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Best Practices for Dairy Case Merchandising

By Published On: December 31, 2021
Best Practices for Dairy Case Merchandising

It all begins at the farm. Quality dairy products come from happy, healthy animals and plant-based products whose milk has been safely processed to ensure a flavorful, fresh consumer experience. However, we can’t put all the responsibility on the farm or the processor. To keep shoppers coming back week after week for fresh, flavorful dairy products, follow these display case best practices.

Temperature – From the moment a dairy product hits the grocery store dock, it is critical to keep the product cold. As soon as dairy products are removed from the walk-in cooler they should be put into a refrigerated display case that is 40 degrees or lower. Monitoring display case temperatures is vital for maintaining product quality and safety.

Load Lines – Don’t exceed load lines! Imagine an employee just placed the last quart of milk that will fit on a shelf, but there are three more in the box and they don’t want to walk all the way back to the walk-in cooler. Maybe they decide to place those three quarts on the return air grill; someone should come by shortly and buy it, right?

This line of thinking is detrimental to maintaining quality and freshness of refrigerated foods. The load line indicates the area within the display case where it is safe to merchandise. Placing merchandise outside the load line can disrupt the air curtain that keeps products at the desired temperature. By placing items on the return air grill, cold air is now being dumped outside the case. The case consumes more energy to maintain a temperature of 40 degrees or lower. Furthermore, this compromises the quality of the products in the case. Small merchandising issues can make the difference between a loyal shopper and one who thinks twice about buying from your store.

Cold air must also be allowed to spread evenly throughout a display case. To assist with this, a 1-inch gap should remain between the top of a product to the bottom of the shelf above it.  This allows for products to be both easily removed from the display and for proper airflow to cascade over the top of the products. In a typical dairy case, cold air is blown from the rear wall and top front of the display case. What happens to the cold air blown into the case? It falls. For the cold air in a display case to adequately reach the products in the front, it needs to flow across the top of the products and down. The space between shelves allows for proper air circulation. Keep in mind that product pushers and inserts may be great for maintaining organization, but if there isn’t a solid surface under each row of pushers, cold air will still fall to the back of the display case.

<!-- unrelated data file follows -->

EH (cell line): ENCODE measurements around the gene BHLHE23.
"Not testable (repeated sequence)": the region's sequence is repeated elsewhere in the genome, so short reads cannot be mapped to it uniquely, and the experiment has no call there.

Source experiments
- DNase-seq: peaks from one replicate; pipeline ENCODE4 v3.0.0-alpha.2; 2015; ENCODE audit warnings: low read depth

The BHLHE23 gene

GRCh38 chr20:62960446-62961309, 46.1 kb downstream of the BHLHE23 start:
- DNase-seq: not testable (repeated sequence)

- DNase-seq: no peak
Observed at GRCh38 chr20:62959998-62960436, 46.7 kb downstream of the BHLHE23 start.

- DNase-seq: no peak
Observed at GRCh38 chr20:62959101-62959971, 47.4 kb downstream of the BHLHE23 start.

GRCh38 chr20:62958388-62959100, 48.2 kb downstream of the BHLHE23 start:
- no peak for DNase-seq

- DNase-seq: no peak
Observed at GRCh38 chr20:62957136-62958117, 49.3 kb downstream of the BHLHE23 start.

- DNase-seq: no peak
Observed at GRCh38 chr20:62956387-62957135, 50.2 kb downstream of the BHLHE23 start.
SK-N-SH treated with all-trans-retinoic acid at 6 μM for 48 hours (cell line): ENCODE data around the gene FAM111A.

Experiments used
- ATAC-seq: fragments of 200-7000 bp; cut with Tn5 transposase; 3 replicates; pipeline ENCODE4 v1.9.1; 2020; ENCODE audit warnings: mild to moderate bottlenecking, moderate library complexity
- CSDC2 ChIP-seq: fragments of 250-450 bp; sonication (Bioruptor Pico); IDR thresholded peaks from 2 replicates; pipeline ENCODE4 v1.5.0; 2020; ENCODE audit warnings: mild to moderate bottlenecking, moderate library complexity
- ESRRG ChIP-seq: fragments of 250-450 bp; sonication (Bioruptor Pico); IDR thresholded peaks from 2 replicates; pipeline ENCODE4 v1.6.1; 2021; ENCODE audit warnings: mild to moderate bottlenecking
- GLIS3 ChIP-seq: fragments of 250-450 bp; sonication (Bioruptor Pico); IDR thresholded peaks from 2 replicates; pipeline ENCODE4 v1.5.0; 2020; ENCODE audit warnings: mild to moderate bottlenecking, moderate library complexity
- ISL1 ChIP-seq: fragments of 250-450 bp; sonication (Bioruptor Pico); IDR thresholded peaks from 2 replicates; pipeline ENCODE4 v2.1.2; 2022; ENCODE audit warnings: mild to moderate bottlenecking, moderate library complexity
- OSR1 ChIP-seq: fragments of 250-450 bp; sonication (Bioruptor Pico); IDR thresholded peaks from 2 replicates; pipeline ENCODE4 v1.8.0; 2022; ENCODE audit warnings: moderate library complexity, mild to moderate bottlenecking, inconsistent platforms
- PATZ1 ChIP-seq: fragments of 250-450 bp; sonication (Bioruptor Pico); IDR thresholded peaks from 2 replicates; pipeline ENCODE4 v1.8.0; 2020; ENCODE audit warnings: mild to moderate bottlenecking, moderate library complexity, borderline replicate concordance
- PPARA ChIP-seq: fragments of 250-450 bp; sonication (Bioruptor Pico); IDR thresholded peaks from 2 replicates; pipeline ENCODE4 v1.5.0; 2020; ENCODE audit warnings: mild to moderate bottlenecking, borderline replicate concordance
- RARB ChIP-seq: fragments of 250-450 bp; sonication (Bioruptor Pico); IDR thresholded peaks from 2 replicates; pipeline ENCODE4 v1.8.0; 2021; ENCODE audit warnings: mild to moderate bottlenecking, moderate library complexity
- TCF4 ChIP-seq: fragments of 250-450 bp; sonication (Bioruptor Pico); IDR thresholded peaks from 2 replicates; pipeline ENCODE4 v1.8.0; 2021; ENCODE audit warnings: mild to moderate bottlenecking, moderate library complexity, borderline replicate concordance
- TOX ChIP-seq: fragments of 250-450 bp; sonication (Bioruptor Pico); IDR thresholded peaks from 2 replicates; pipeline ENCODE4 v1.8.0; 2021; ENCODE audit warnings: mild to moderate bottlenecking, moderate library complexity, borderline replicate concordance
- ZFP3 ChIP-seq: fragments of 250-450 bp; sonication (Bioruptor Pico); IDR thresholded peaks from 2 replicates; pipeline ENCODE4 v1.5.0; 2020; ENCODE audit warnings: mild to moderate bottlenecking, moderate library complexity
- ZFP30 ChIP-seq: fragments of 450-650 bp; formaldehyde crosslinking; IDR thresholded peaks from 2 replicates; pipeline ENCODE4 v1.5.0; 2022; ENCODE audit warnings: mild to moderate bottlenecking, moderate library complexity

First in, first out – FIFO isn’t just for accountants. As for merchandising, always obey the first-in, first-out rule. Expiration dates mean something, and shoppers should be getting the freshest products in their shopping carts.  Always merchandise so that the product being added to a display case is added to the back.

Lighting – Flavor is one of the most important characteristics that influences repeated dairy purchase behavior. Everyone has tasted milk with an inexplicable “off” flavor, but an expiration date that was still good. According to a recent study sponsored by Virginia Tech’s Dairy Research Institute, Chemours Packaging and Hillphoenix, milk flavor – and thus consumer perception of quality — can diminish with as little as four hours of light exposure. Different types of light affect the oxidation reaction and nutrient deterioration in milk in different ways. The study sought to identify the best types of light and protective packaging to preserve milk flavor. The results tell us it pays to choose the proper color temperature for LED shelf lights. The right LED color temperature can initiate less oxidation than common fluorescent lights. Another option is to illuminate the dairy case solely with external lighting. The right levels of LED light intensity together with light-blocking packaging can keep milk on the shelf at its highest quality for longer.